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Pecuniary Externality through Credit Constraints: Two Examples without Uncertainty

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This paper is a contribution to the growing literature on constrained inefficiencies in economies with financial frictions. The purpose is to present two simple examples, inspired by the stochastic models in Gersbach-Rochet (2012) and Lorenzoni (2008), of deterministic environments in which such inefficiencies arise through credit constraints. Common to both examples is a pecuniary externality, which operates through an asset price. In the second example, a simple transfer between two groups of agents can bring about a Pareto improvement. In a first best economy, there are no pecuniary externalities because marginal productivities are equalised. But when agents face credit constraints, there is a wedge between their marginal productivities and those of the non-credit-constrained agents. The wedge is the source of the pecuniary externality: economies with these kinds of imperfections in credit markets are not second-best efficient. This is akin to the constrained inefficiency of an economy with incomplete markets, as in Geanakoplos and Polemarchakis (1986).

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  • John Moore, 2013. "Pecuniary Externality through Credit Constraints: Two Examples without Uncertainty," ESE Discussion Papers 233, Edinburgh School of Economics, University of Edinburgh.
  • Handle: RePEc:edn:esedps:233
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    1. Javier Bianchi, 2011. "Overborrowing and Systemic Externalities in the Business Cycle," American Economic Review, American Economic Association, vol. 101(7), pages 3400-3426, December.
    2. Anton Korinek, 2011. "The New Economics of Prudential Capital Controls: A Research Agenda," IMF Economic Review, Palgrave Macmillan;International Monetary Fund, vol. 59(3), pages 523-561, August.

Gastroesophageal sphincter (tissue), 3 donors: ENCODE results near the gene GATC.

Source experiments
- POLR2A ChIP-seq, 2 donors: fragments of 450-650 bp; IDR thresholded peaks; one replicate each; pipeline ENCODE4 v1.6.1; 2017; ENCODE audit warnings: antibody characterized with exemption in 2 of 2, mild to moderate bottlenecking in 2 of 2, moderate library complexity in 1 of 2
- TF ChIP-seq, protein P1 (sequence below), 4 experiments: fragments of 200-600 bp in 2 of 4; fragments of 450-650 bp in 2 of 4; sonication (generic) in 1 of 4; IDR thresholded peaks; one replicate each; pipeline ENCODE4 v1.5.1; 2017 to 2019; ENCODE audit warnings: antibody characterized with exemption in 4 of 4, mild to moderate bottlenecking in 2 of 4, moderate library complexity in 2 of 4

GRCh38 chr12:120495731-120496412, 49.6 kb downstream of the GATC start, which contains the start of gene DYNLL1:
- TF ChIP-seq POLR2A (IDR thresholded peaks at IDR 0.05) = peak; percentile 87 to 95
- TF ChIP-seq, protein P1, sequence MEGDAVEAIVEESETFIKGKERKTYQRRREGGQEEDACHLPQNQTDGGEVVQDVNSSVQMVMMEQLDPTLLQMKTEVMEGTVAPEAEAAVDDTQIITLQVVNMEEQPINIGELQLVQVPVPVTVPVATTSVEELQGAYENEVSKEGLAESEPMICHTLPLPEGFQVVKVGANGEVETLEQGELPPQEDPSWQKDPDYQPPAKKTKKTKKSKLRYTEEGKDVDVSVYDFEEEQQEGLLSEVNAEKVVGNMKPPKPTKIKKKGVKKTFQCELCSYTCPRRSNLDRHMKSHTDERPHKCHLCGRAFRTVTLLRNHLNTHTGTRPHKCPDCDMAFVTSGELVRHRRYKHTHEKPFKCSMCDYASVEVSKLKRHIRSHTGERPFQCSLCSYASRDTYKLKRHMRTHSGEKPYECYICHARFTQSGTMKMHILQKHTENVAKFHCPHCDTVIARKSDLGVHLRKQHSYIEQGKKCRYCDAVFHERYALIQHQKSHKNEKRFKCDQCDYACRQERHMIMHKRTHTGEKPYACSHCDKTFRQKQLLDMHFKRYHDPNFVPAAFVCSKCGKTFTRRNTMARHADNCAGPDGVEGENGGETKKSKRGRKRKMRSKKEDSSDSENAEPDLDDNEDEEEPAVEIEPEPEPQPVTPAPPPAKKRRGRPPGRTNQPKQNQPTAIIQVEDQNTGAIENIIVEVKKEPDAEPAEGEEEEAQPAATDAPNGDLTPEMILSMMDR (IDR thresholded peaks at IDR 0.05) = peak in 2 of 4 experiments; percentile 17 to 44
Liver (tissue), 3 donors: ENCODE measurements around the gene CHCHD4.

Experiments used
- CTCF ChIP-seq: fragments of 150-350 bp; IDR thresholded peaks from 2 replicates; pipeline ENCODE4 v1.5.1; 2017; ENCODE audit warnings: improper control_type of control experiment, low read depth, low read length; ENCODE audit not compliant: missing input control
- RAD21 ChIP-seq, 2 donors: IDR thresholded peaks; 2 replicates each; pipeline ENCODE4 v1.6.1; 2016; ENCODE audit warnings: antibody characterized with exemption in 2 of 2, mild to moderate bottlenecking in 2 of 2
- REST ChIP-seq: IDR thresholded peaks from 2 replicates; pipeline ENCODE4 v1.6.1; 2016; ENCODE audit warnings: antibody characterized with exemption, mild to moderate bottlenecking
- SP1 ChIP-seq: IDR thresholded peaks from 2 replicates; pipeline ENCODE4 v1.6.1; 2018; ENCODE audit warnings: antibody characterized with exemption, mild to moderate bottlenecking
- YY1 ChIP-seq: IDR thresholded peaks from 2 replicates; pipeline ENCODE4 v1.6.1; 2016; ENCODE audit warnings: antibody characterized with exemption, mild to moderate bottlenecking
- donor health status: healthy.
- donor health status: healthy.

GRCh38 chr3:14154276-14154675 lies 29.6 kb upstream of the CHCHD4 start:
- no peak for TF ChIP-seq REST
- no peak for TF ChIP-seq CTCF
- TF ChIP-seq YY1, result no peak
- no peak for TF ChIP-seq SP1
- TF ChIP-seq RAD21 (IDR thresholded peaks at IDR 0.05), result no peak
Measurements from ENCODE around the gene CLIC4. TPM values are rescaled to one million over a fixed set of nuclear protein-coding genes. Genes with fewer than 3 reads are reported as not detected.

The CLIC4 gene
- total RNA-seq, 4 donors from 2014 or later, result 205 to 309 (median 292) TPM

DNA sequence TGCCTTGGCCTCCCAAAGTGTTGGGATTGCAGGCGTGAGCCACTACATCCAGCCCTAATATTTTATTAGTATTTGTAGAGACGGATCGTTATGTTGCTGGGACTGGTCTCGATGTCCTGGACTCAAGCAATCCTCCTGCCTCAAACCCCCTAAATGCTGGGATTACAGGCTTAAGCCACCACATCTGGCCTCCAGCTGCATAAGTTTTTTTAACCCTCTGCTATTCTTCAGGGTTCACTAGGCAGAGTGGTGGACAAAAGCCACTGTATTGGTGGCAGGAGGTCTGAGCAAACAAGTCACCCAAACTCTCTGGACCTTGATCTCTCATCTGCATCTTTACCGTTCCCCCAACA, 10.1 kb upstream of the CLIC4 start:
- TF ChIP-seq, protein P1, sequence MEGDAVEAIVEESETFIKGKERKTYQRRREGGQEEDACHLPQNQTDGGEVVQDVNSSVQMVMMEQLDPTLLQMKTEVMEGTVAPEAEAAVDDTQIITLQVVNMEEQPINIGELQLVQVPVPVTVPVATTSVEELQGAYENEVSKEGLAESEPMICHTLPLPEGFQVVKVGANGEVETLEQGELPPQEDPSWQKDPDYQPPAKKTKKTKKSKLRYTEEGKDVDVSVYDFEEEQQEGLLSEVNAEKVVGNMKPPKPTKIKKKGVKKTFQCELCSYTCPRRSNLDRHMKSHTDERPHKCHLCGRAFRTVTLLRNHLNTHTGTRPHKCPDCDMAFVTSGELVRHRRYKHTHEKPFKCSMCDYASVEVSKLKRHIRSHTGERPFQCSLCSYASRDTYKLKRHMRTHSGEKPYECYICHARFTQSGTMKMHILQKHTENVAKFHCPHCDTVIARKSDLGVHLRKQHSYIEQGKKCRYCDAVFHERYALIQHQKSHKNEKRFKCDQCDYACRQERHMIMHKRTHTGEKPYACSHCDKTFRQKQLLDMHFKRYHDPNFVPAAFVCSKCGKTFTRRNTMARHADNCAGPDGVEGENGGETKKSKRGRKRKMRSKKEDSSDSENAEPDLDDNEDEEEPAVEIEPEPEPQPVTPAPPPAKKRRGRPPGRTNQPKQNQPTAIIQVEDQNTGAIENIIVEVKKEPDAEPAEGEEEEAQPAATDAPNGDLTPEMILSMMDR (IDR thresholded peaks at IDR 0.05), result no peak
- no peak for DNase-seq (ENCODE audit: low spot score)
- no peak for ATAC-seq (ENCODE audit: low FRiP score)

3. Hans Gersbach & Jean‐Charles Rochet, 2012. "Aggregate Investment Externalities and Macroprudential Regulation," Journal of Money, Credit and Banking, Blackwell Publishing, vol. 44, pages 73-109, December.
    4. Olivier Jeanne & Anton Korinek, 2010. "Managing Credit Booms and Busts: A Pigouvian Taxation Approach," Working Paper Series WP10-12, Peterson Institute for International Economics.
    5. Guido Lorenzoni, 2008. "Inefficient Credit Booms," Review of Economic Studies, Oxford University Press, vol. 75(3), pages 809-833.
    6. Olivier Jeanne & Anton Korinek, 2013. "Macroprudential Regulation Versus Mopping Up After the Crash," NBER Working Papers 18675, National Bureau of Economic Research, Inc.
    7. Anton Korinek, 2011. "Systemic Risk-Taking: Amplification Effects, Externalities, and Regulatory Responses," NFI Working Papers 2011-WP-13, Indiana State University, Scott College of Business, Networks Financial Institute.
    8. Zhiguo He & Péter Kondor, 2016. "Inefficient Investment Waves," Econometrica, Econometric Society, vol. 84, pages 735-780, March.
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    Cited by:

    1. Berentsen, Aleksander & Huber, Samuel & Marchesiani, Alessandro, 2016. "The societal benefit of a financial transaction tax," European Economic Review, Elsevier, vol. 89(C), pages 303-323.
    2. Almazan, Andres & de Motta, Adolfo & Titman, Sheridan, 2015. "Debt, labor markets, and the creation and destruction of firms," Journal of Financial Economics, Elsevier, vol. 118(3), pages 636-657.
    3. Nicola Amendola & Leo Ferraris & Fabrizio Mattesini, 2016. "Optimal Monetary Policy in a Pure Currency Economy with Heterogenous Agents," CEIS Research Paper 394, Tor Vergata University, CEIS, revised 02 Feb 2017.

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